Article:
Love him or hate him, most people have strong responses to H.P. Lovecraft.
“Who?” I hear some of you asking.Â Well, there is always his entry on That Wiki if you are so inclined.Â But here is the short version:Â H.P. Lovecraft was a writer who published mainly short fiction in magazines like Weird Tales back in the early decades of the 20th century.Â His work emphasizes themes of “cosmic” horror, with his human protagonists often dwarfed and left feeling somewhat at sea – if not utterly broken and insane – by the forces of a vast, uncaring universe.
The prose is purple, the subject matter curious and strange.Â Some people are put off by the abundance of words like “eldritch,” “squamous,” or “cyclopean,” some decry his racist tendencies – these are viable criticisms, certainly, though I have always been of the opinion that I should do my best to make allowances for the social mores of other times and places.
The thing is, though, that Lovecraft’s influence has spread pretty widely.Â During his lifetime he kept up a lively correspondence with a number of other writers whose names may be familiar to you, including Robert E. Howard and Robert Bloch, and his influence can be feltÂ from time to time in their works.Â He’s also inspired a number of movies, most of them pretty awful – but not all! – at least two different tabletop roleplaying games, board games, collectible card games, and much more.
Perhaps you are curious about Lovecraft, but aren’t sure if you’re up for snuggling in with his entire canon.Â Or perhaps you’re already a Lovecraft fan and would like to delve a little more into the works.Â Or perhaps you just like podcasts – hey, it happens.
In any event, for anyone in any of these categories I’d like to recommend the H.P. Lovecraft Literary Podcast.Â In it, filmmakers Chris Lackey and Chad Fifer work their way through the Lovecraft oeuvre in chronological order, typically choosing one story at a time.Â Extracts are read (usually by a “guest star,” frequently Andrew Leman of the H.P. Lovecraft Historical Society but also including such online Lovecraftian luminaries as Paul of Cthulhu from Yog-Sothoth.com.)Â And there is discussion, often simply between the two hosts but occasionally bringing in other contributors such as Kenneth Hite (whose book Cthulhu 101 is an excellent and very funny little beginner’s guide to things Mythos.)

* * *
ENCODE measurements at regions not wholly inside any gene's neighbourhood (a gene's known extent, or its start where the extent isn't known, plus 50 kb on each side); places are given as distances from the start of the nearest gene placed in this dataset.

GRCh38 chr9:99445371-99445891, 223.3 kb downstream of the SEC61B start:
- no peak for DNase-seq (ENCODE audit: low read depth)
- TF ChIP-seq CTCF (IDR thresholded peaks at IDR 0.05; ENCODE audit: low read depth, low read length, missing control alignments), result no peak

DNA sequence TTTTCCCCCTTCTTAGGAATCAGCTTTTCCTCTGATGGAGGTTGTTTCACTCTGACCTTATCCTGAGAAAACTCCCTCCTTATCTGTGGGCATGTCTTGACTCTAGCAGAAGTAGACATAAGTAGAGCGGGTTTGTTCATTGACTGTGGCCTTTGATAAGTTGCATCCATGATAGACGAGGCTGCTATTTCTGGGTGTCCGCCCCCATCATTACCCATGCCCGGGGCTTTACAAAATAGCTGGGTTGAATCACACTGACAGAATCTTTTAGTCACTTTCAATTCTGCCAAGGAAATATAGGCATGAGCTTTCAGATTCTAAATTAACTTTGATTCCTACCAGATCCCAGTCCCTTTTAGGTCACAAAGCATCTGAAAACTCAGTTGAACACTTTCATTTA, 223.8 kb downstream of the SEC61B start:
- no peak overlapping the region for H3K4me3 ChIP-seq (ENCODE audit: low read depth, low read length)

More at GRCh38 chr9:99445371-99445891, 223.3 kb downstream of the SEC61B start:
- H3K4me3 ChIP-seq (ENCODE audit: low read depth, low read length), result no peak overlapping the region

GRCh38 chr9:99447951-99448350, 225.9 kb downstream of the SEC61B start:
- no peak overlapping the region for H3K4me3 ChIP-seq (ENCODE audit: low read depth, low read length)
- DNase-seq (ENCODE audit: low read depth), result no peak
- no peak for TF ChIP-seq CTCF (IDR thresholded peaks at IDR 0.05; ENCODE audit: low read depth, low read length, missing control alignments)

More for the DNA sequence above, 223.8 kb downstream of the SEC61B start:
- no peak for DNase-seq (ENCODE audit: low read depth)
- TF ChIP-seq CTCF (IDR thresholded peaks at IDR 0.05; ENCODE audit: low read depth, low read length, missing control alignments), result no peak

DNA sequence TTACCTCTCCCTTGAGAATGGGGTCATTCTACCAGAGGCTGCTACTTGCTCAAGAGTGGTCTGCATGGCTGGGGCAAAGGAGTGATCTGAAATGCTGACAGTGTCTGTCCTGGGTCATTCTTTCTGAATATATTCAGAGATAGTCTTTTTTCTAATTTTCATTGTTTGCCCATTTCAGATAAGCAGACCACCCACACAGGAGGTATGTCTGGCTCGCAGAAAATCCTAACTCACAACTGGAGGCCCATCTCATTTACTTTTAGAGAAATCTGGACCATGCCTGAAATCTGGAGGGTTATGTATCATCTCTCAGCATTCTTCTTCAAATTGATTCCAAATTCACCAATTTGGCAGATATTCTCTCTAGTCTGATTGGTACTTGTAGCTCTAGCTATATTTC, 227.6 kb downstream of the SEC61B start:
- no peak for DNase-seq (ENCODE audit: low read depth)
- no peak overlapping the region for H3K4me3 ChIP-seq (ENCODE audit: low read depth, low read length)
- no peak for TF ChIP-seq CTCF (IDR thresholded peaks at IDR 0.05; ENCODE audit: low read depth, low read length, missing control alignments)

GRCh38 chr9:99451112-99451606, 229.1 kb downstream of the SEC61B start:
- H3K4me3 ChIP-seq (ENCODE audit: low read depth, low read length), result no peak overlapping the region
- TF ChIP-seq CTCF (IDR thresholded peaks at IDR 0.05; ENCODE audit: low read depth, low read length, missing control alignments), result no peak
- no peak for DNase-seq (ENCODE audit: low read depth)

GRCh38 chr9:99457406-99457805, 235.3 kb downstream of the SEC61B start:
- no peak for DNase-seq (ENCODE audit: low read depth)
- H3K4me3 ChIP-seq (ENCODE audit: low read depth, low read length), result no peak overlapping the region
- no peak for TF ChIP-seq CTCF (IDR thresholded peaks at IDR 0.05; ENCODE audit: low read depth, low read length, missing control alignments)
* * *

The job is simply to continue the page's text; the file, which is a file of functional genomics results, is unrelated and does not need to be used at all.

The podcast is often fascinating, frequently witty, and combines the deep affection of the true fan for its subject matter with sly pokes at some of Lovecraft’s foibles – it is extraordinary how often, for instance, his protagonists faint, and we might as well all have a bit of a chuckle over it.Â It’s well-produced, too, with solid sound quality and pleasingly moody ambient music underscoring the story segments and some portions of the discussion.
The podcast is on a temporary hiatus at the moment, but is, I believe, due back next week.Â You can, however, listen to their epic three-part breakdown of “The Call of Cthulhu” – or go all the way back to the beginning of the podcast and get caught up.
(If you like it, you can subscribe through iTunes, too!)